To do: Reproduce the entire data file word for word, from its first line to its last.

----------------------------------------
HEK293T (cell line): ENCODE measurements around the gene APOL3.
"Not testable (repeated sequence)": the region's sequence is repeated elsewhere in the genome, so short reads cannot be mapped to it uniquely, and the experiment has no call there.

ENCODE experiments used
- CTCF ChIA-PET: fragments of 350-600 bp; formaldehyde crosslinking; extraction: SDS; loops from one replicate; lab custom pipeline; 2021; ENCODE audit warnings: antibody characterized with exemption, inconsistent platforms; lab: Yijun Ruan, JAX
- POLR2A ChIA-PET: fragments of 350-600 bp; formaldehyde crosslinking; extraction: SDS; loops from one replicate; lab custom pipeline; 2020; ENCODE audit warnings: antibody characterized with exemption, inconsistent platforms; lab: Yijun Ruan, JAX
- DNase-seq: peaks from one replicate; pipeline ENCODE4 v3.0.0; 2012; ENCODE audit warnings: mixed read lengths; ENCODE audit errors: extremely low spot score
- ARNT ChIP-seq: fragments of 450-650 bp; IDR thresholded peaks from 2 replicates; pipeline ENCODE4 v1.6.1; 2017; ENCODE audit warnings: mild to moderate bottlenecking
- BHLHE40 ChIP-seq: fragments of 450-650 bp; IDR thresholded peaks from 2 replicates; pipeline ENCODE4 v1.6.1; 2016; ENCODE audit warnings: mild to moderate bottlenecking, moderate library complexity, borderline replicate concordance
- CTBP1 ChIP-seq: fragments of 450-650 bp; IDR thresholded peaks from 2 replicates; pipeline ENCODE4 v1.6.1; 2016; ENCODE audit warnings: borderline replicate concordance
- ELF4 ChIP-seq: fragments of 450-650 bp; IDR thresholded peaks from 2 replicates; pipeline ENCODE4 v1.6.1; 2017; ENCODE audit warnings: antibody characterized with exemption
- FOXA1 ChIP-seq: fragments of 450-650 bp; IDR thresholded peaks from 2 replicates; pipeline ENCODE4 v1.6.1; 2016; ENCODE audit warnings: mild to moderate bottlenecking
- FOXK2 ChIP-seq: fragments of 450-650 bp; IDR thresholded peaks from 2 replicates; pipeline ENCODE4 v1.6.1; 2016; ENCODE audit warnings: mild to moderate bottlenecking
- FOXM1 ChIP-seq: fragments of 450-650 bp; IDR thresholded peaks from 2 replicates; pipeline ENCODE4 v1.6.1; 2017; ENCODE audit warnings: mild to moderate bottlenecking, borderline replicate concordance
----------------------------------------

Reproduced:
HEK293T (cell line): ENCODE measurements around the gene APOL3.
"Not testable (repeated sequence)": the region's sequence is repeated elsewhere in the genome, so short reads cannot be mapped to it uniquely, and the experiment has no call there.

ENCODE experiments used
- CTCF ChIA-PET: fragments of 350-600 bp; formaldehyde crosslinking; extraction: SDS; loops from one replicate; lab custom pipeline; 2021; ENCODE audit warnings: antibody characterized with exemption, inconsistent platforms; lab: Yijun Ruan, JAX
- POLR2A ChIA-PET: fragments of 350-600 bp; formaldehyde crosslinking; extraction: SDS; loops from one replicate; lab custom pipeline; 2020; ENCODE audit warnings: antibody characterized with exemption, inconsistent platforms; lab: Yijun Ruan, JAX
- DNase-seq: peaks from one replicate; pipeline ENCODE4 v3.0.0; 2012; ENCODE audit warnings: mixed read lengths; ENCODE audit errors: extremely low spot score
- ARNT ChIP-seq: fragments of 450-650 bp; IDR thresholded peaks from 2 replicates; pipeline ENCODE4 v1.6.1; 2017; ENCODE audit warnings: mild to moderate bottlenecking
- BHLHE40 ChIP-seq: fragments of 450-650 bp; IDR thresholded peaks from 2 replicates; pipeline ENCODE4 v1.6.1; 2016; ENCODE audit warnings: mild to moderate bottlenecking, moderate library complexity, borderline replicate concordance
- CTBP1 ChIP-seq: fragments of 450-650 bp; IDR thresholded peaks from 2 replicates; pipeline ENCODE4 v1.6.1; 2016; ENCODE audit warnings: borderline replicate concordance
- ELF4 ChIP-seq: fragments of 450-650 bp; IDR thresholded peaks from 2 replicates; pipeline ENCODE4 v1.6.1; 2017; ENCODE audit warnings: antibody characterized with exemption
- FOXA1 ChIP-seq: fragments of 450-650 bp; IDR thresholded peaks from 2 replicates; pipeline ENCODE4 v1.6.1; 2016; ENCODE audit warnings: mild to moderate bottlenecking
- FOXK2 ChIP-seq: fragments of 450-650 bp; IDR thresholded peaks from 2 replicates; pipeline ENCODE4 v1.6.1; 2016; ENCODE audit warnings: mild to moderate bottlenecking
- FOXM1 ChIP-seq: fragments of 450-650 bp; IDR thresholded peaks from 2 replicates; pipeline ENCODE4 v1.6.1; 2017; ENCODE audit warnings: mild to moderate bottlenecking, borderline replicate concordance